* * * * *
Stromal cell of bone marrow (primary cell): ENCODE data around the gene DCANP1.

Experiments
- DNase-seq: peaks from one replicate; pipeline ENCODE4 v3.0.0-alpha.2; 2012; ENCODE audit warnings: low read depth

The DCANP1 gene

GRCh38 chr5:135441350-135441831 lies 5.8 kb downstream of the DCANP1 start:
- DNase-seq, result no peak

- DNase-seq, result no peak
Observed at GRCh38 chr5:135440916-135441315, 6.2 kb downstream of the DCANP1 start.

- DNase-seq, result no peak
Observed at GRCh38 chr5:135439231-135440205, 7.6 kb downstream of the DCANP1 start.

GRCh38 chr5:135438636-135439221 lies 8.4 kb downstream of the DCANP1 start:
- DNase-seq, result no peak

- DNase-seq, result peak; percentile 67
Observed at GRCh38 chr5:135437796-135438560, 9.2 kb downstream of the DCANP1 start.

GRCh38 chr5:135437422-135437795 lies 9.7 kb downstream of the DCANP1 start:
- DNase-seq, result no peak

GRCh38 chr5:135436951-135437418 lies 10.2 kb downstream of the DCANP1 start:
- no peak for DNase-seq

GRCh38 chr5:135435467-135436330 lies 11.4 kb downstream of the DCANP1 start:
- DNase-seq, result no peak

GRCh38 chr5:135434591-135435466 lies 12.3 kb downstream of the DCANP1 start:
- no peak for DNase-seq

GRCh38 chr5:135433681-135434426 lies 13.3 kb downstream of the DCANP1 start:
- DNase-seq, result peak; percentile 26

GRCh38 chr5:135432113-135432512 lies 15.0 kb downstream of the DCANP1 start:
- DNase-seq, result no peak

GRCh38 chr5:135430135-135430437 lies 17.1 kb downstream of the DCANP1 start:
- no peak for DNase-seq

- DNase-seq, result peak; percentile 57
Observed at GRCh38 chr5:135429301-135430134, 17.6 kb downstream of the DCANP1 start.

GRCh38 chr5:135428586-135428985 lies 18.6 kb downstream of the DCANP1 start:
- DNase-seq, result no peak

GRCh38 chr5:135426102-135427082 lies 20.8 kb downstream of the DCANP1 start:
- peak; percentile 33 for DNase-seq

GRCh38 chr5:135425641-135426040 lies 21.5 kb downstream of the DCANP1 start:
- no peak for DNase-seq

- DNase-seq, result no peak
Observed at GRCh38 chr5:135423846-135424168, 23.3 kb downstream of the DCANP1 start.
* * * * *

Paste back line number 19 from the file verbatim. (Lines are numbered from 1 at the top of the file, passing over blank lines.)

GRCh38 chr5:135435467-135436330 lies 11.4 kb downstream of the DCANP1 start: